Wednesday June 29, 2022

NetEase, the second-largest Chinese developer initially planned on releasing the game, which they co-developed alongside Blizzard Entertainment, later this month. It wasn’t a happy time for its Chinese audience and NetEase attempted to mitigate the blowback from the delay by assuring that this was all in order to build a better experience for Chinese players. 

As reported by the South China Morning Post, delaying Diablo Immortal, which is the next entry in the 25-year-old franchise spanning across all forms of media, had a rather noticeable impact on its stock, dropping 10 per cent following the announcement to push its late June release to a July 8 one. 

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The official reason might be that the game needs more tweaking for the mainland audience, but some speculate otherwise. The delay follows Blizzard’s Diablo Immortal official Weibo, China’s most prominent social network, which found itself in hot water just a few days ago, according to SCMP. Allegedly, the official account posted a reference to Winnie the Pooh, a character that’s banned in China due to people using him as a stand-in for poking fun at China’s leader, Xi Jinping. In any case, the official account was suspended from posting on the platform for breaking the country’s law and it’s uncertain how long this suspension from posting will go on for.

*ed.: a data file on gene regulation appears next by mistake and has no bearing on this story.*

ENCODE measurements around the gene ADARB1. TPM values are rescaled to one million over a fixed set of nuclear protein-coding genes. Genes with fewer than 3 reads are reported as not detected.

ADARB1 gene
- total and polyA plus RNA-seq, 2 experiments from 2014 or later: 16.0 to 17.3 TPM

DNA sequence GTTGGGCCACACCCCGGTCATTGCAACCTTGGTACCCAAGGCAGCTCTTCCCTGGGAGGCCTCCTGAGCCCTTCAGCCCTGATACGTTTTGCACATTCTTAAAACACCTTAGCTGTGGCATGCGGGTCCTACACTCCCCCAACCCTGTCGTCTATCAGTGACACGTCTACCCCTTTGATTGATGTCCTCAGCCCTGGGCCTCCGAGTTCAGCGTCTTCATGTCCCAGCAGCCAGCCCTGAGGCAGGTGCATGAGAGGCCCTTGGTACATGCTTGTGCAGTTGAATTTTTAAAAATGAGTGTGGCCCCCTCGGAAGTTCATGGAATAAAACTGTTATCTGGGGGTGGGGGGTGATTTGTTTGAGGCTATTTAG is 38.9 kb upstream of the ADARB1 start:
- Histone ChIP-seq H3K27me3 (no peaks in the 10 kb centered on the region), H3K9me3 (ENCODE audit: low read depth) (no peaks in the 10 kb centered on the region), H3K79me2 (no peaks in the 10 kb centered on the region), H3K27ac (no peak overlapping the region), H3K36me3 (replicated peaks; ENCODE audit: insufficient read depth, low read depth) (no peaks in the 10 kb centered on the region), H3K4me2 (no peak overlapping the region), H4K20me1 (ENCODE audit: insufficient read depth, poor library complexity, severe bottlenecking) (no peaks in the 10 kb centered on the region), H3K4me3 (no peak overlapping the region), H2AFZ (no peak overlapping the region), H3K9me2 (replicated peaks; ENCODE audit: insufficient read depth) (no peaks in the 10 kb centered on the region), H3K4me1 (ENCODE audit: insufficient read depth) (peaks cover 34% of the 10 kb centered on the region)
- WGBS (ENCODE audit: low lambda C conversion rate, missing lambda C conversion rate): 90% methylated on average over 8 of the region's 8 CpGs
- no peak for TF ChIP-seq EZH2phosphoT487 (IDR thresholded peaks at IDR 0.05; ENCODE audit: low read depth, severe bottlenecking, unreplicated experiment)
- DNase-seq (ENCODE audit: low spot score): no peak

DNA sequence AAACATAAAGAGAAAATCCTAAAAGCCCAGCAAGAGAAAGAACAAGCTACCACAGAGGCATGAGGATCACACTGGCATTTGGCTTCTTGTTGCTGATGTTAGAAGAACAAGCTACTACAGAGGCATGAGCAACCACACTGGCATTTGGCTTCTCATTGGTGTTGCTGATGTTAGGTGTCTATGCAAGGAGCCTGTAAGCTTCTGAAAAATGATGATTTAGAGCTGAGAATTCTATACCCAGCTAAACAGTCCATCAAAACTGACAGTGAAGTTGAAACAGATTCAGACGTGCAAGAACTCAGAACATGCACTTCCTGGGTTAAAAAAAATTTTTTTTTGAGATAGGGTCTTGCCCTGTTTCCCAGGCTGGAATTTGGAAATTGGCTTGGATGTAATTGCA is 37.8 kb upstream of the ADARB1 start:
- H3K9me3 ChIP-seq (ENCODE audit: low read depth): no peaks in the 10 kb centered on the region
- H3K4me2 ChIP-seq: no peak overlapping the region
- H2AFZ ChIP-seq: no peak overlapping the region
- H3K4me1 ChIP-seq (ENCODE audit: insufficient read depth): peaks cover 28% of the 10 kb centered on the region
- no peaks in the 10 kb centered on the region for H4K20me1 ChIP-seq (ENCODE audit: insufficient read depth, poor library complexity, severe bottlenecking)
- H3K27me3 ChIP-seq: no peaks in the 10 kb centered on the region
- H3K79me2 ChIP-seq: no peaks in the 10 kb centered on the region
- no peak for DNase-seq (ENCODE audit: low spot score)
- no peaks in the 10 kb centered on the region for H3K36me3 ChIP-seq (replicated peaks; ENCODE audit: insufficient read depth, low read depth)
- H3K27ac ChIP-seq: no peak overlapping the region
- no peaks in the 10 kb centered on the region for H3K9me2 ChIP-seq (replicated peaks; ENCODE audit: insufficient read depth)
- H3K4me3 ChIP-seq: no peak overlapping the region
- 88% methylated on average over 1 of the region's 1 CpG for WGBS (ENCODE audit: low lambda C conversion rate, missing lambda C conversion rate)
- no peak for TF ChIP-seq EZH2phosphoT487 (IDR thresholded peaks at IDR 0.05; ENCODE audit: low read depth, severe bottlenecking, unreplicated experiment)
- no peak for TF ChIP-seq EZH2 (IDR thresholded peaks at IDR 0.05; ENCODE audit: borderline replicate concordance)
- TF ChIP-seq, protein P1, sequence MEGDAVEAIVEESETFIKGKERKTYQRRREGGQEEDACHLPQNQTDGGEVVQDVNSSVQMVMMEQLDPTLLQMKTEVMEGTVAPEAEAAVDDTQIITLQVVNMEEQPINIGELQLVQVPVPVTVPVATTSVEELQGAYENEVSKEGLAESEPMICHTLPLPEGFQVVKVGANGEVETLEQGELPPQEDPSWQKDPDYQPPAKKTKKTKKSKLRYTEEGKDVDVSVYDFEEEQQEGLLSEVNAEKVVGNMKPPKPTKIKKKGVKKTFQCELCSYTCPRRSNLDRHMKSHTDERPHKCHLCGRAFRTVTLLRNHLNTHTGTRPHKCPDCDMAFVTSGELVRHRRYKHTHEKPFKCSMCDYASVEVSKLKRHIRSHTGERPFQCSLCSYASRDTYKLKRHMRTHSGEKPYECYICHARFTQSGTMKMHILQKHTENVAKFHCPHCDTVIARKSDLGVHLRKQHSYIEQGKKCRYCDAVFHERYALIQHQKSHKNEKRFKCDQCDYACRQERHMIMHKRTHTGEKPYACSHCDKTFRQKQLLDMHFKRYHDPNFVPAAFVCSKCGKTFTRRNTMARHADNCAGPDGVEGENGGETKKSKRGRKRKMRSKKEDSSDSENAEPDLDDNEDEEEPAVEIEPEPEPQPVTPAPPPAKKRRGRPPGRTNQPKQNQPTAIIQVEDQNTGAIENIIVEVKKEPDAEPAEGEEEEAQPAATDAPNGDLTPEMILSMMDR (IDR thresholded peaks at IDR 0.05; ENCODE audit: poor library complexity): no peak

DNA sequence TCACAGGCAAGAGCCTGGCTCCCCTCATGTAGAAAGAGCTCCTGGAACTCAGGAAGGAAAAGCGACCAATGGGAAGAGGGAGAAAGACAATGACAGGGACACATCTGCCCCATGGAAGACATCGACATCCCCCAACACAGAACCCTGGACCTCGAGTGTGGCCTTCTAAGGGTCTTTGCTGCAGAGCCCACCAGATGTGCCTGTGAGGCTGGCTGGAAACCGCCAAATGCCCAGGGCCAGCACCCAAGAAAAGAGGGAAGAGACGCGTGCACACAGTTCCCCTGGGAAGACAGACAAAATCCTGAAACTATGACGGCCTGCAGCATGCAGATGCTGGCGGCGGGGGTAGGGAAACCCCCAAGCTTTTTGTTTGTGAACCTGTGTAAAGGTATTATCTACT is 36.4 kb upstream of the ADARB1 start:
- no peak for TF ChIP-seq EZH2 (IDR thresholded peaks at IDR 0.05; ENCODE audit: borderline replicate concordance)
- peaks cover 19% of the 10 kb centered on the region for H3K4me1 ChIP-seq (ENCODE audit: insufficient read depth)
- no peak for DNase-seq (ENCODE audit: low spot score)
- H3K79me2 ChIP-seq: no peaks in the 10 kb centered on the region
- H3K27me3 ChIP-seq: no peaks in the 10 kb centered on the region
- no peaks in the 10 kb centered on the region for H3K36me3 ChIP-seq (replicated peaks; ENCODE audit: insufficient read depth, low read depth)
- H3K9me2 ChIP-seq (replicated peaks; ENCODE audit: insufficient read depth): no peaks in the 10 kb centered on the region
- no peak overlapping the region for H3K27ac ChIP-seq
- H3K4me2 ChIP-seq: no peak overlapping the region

Diablo Immortal | Launch TrailerDiablo Immortal | Launch Trailer

Delaying the game was a big hit to the fans in the region, it’s been four years since something new has been out in China for the game series and now they’ll have to wait even longer after it almost was in their grasp. Nonetheless, we can only imagine how big the game will be once it does hit the Chinese market early next month if all goes according to plan. Internationally, it was a huge hit, managing to net Blizzard a whopping $24 million, according to PocketGamer.

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The Chinese market is vital for many big-name developers, especially on mobile. To drive home the point, Developing Telecoms reported China made up 35 per cent of the mobile gaming market in 2020. This isn’t the cancellation of the version, but rather just a delay to the already controversial title for its use of microtransactions.

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